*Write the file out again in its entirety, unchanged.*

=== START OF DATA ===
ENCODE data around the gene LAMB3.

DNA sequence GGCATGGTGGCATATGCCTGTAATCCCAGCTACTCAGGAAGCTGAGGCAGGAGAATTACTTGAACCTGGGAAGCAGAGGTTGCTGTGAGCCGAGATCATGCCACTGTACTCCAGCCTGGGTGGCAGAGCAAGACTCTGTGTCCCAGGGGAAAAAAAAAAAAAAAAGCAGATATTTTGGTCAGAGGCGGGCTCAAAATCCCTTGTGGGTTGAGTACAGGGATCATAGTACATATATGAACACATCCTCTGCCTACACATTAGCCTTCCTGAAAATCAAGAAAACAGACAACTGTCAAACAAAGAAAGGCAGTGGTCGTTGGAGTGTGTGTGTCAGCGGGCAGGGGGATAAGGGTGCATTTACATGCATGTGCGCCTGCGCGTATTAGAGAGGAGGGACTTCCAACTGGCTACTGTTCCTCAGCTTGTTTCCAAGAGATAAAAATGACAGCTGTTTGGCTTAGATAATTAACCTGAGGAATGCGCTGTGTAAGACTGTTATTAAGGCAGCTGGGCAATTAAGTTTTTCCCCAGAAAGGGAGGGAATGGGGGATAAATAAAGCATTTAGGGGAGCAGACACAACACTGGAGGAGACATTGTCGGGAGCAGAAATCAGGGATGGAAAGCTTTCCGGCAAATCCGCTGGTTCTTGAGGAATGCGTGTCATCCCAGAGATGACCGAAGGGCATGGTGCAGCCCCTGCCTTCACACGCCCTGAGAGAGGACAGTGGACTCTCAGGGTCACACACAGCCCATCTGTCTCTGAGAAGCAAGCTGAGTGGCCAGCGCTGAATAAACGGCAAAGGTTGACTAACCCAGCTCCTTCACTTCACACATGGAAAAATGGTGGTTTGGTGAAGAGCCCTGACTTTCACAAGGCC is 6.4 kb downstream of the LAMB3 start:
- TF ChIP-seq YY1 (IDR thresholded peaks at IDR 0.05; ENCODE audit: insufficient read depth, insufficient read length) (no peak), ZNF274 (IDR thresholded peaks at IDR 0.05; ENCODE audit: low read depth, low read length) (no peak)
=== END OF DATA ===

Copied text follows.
ENCODE data around the gene LAMB3.

DNA sequence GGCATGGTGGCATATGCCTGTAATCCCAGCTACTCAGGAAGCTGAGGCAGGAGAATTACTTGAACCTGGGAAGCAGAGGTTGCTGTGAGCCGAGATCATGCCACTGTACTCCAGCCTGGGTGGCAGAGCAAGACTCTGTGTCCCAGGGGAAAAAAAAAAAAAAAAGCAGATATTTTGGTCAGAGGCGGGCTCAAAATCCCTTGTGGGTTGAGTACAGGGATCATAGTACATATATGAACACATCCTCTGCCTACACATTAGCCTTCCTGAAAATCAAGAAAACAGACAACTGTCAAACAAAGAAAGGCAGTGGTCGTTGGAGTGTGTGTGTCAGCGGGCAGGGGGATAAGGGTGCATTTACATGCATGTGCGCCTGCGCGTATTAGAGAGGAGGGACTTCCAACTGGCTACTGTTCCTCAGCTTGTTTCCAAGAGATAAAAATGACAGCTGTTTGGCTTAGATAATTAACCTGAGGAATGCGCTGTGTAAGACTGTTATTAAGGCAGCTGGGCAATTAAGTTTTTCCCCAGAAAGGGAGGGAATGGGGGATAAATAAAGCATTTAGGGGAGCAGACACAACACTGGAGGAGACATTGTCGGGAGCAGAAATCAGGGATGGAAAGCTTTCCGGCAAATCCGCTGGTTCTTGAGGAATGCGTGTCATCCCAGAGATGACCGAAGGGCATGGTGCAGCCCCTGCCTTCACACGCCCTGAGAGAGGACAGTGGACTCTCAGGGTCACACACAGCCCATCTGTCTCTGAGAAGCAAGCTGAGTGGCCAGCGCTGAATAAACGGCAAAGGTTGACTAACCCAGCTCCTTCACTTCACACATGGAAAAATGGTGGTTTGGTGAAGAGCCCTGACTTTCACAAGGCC is 6.4 kb downstream of the LAMB3 start:
- TF ChIP-seq YY1 (IDR thresholded peaks at IDR 0.05; ENCODE audit: insufficient read depth, insufficient read length) (no peak), ZNF274 (IDR thresholded peaks at IDR 0.05; ENCODE audit: low read depth, low read length) (no peak)